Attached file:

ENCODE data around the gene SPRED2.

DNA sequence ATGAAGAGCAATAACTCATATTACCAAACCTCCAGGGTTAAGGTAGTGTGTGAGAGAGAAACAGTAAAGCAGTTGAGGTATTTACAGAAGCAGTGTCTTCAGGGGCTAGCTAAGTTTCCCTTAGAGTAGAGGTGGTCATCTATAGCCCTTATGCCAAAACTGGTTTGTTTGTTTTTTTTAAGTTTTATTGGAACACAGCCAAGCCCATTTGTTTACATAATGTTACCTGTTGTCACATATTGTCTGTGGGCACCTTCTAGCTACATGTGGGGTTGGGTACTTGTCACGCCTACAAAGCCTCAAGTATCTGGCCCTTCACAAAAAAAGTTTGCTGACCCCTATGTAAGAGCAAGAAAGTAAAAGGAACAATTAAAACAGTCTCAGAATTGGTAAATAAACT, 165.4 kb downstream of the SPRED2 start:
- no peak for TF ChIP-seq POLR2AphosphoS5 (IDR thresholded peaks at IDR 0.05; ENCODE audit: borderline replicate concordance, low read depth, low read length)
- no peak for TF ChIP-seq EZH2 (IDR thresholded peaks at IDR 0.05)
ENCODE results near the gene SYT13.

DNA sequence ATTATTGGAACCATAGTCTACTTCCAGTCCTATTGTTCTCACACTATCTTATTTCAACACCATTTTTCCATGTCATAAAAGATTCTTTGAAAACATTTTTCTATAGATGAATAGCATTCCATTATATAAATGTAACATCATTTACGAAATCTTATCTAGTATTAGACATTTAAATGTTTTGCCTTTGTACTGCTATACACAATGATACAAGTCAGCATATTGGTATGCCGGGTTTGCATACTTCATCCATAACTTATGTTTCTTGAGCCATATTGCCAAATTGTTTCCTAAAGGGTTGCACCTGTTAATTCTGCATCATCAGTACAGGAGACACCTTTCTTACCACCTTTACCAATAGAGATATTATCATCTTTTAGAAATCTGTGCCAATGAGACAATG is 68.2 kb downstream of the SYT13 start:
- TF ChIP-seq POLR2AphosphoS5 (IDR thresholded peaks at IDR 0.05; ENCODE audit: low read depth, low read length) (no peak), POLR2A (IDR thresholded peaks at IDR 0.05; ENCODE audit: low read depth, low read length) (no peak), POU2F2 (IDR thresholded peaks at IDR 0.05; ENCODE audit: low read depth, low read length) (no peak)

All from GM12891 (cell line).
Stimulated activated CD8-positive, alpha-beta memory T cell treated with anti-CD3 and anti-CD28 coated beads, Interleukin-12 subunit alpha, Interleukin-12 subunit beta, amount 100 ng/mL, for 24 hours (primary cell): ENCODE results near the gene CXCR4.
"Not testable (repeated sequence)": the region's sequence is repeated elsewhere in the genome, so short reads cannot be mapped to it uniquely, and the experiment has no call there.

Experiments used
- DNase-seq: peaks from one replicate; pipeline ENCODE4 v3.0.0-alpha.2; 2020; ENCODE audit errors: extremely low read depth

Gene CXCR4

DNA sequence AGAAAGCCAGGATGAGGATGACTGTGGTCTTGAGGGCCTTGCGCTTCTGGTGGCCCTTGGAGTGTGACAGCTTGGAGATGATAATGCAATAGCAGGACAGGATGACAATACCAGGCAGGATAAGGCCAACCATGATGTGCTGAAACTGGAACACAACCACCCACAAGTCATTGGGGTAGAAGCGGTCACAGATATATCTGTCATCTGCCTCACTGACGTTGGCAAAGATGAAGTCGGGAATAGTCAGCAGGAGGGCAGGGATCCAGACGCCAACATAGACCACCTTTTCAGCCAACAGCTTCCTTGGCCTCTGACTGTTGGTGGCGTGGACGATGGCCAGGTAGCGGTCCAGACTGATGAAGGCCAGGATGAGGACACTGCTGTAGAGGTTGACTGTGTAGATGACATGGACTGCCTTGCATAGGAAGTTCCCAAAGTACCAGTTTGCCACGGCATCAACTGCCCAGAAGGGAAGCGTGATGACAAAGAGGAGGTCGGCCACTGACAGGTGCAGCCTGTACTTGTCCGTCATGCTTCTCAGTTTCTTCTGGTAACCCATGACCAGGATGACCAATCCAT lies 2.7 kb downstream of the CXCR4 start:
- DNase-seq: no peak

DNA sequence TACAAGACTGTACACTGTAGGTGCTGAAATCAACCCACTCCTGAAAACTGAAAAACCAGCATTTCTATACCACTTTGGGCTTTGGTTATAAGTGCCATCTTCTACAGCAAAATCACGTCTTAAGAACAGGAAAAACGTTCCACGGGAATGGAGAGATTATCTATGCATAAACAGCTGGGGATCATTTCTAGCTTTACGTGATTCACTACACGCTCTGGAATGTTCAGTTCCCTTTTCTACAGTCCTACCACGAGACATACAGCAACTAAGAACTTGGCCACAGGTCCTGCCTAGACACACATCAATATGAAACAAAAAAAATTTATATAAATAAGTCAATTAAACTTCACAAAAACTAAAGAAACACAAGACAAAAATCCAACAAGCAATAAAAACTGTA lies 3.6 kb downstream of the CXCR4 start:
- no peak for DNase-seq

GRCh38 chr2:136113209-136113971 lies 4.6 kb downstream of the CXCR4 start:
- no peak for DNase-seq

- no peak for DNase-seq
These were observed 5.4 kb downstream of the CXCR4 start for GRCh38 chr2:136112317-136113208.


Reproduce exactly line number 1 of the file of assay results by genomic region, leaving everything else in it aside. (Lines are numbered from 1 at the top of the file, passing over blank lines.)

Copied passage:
ENCODE data around the gene SPRED2.